An LED I'm looking at has various specs listed that I can't make heads nor tails of. It is listed as a "3W LED" supporting a 2.5V minimum and 3.6V voltage. However, "Forward voltage" is listed as 3.4V-3.6V. Which makes me wonder what the 2.5V minimum means.

Also, it lists "Forward current" as "350mA@1W 700mA@3W". Now, if I take those values I get respectively 1W/0.35A = 2.85V and 3W/0,7A = 4.28V - totally different ranges than listed under the supported voltages. Besides, I would imagine that a 3W LED running at 3.6V would have a forward current of 833mA. Why are they listing two of them?

Is this just a mistake on the seller's specifications or am I missing something?

  • 2
    \$\begingroup\$ As always, please link to the datasheet. \$\endgroup\$
    – Transistor
    Mar 30 at 15:53
  • \$\begingroup\$ That parameters are not accurate, mostly from unknown manufacturers. Similar devices from known manufacturers with datasheet has another values, like 2W, etc. \$\endgroup\$
    – user263983
    Mar 30 at 16:01
  • \$\begingroup\$ @Transistor There is no datasheet, this is the data available to me. \$\endgroup\$
    – Bas
    Mar 30 at 16:12
  • \$\begingroup\$ "No datasheet? No sale!" You might find LEDs and binning relevant. \$\endgroup\$
    – Transistor
    Mar 30 at 16:32
  • \$\begingroup\$ I mean, that "always get a datasheet" rule is great if you're not on a budget but sometimes components like these are the only affordable ones available. Too bad, I'll have to look further or just take a chance on them I guess. \$\endgroup\$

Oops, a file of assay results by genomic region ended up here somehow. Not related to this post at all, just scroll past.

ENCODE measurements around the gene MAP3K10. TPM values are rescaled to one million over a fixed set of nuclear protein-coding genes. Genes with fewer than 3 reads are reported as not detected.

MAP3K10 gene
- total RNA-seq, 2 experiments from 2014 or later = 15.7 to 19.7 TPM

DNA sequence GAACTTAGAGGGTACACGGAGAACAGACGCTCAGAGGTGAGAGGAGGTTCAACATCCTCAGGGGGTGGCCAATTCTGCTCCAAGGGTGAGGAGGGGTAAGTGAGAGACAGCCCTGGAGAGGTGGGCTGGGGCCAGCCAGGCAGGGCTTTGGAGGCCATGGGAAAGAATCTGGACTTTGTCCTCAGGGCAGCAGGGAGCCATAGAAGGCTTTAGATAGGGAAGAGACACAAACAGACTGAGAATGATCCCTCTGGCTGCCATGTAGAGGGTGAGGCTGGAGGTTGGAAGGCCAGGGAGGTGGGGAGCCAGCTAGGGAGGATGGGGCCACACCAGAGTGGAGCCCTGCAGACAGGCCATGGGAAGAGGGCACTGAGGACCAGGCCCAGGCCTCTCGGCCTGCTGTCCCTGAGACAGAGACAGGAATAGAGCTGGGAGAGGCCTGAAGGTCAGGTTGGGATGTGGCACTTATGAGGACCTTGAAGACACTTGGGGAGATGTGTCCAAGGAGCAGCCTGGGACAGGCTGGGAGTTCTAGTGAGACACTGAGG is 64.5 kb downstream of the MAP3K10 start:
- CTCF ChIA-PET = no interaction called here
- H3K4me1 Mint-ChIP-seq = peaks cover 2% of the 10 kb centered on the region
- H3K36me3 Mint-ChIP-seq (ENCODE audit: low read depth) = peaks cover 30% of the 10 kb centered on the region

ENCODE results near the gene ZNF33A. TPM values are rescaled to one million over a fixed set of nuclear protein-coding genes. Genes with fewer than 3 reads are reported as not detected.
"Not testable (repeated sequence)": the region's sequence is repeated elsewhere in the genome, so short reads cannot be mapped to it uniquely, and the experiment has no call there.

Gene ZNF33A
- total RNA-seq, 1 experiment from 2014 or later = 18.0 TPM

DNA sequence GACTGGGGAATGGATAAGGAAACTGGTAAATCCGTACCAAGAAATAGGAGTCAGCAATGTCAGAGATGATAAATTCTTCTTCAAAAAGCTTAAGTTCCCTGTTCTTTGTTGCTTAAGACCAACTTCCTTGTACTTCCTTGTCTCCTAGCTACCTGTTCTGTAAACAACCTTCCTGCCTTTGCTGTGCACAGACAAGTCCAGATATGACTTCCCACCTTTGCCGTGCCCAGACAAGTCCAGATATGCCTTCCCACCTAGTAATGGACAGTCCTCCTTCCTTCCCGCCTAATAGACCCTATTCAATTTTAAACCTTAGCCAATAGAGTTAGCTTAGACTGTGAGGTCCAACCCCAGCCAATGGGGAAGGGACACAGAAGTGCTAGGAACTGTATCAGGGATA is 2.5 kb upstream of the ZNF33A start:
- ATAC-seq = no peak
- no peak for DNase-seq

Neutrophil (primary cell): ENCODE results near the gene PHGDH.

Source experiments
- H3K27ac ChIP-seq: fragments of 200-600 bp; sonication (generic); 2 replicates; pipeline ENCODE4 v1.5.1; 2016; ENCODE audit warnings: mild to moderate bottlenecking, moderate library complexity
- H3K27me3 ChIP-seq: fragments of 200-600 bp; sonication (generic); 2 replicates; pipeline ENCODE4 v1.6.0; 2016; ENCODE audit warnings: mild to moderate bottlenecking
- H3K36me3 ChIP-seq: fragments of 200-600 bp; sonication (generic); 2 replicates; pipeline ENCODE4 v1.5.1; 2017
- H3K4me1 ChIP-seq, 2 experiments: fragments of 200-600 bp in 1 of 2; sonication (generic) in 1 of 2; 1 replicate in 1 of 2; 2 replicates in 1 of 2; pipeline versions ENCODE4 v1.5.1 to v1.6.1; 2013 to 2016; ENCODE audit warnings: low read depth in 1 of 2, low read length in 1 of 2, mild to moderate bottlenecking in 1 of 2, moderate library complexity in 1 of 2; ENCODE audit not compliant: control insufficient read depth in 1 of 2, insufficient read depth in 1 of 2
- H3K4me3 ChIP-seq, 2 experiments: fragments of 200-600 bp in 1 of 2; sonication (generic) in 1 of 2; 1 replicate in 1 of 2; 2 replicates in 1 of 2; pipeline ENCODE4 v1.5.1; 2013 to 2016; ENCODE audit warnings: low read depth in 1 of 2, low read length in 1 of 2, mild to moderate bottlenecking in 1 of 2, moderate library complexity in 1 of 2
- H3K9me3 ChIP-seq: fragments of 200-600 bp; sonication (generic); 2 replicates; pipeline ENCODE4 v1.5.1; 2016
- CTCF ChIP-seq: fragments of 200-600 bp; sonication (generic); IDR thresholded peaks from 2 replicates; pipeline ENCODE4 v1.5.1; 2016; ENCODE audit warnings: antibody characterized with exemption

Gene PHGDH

– Bas
    Mar 30 at 17:51

As others suggest - a LED without a datasheet is a black box.

That said, you might cull some information from a decently specified 3W LED made by Broadcom on its data sheet: Their device: ASM3-SxDx-xxxxH-DS100

Figure 7 below shows voltage and current relationship for a few different colour LEDs. The royal blue or cool white LEDs are somewhat similar to your meager specs. Figure 7 would be pulse-measured so that ambient temperature remains at 25 degrees C.
Figure 12 shows how temperature modifies forward voltage. It is very likely that your LED will need a heat sink to keep cool - since you have no specs, how much cooling you need is unknown. Your LED might do for just foolin' around, or for running much less than the limits shown here.
Most LEDs are best driven with a current source, rather than a voltage source. Broadcom 3W LED current/voltage/temperature graphs


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